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Darwin Station, kayaking, Tortuga Bay
Viva Ecuador

Quito botanical gardenQuito botanical garden (Stuart White)
A visit to the Charles Darwin Research Station was first on our agenda. We looked in on the tortoise nursery and were introduced to ''Super Diego'' a male of the Santa Cruz tortoise species that had been repatriated from the San Diego Zoo to help perpetuate his breed. It is said that he has sired most of the 1,500 offspring produced at the station.

We got our first look at a land iguana, a fine golden-colored specimen about four feet long.

Our first attempt to find the Pinta Island tortoise ''Lonesome George'' ( the world's most famous reptile) was unsuccessful. The last surviving individual of his species, he was brought to the Darwin Station in hopes he would mate with a related species and avoid extinction, but to date he has been uninterested. We did see one of the females he shares his compound with.

A washed out road prevented our planned mid-morning activity (hiking to a volcano) so we switched to kayaking mode. We paddled around a quiet lagoon that serves as a cattle egret nesting area and explored ''the cracks'' a narrow passage between lava cliffs where we saw brown noddies, striated herons, a great blue heron, and blue-footed boobies. A short hike took us to Playa Los Perros, a boulder-strewn beach covered with marine iguanas and Sally Lightfoot crabs. These brilliant crustaceans are irresistible to a photographer, their scarlet color striking against the wet, black lava rock they often haunt. Named for their nimble scurrying, they scuttle on the very tips of their eight legs, like a ballet dancer ''en pointe''.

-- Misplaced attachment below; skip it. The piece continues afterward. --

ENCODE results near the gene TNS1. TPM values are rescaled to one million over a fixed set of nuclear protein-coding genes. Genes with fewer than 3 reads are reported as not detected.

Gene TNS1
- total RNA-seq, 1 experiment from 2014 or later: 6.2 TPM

After lunch at La Garrapata we hiked the three miles to Tortuga Bay, which offers white coral sand, red mangroves, and a tidal flat with lots of shore birds. Just as we started back to town the rain started and we walked 45 minutes in the rain back to the hotel. Since I was already wet I took a dip in the Hotel Fernandina pool before supper.

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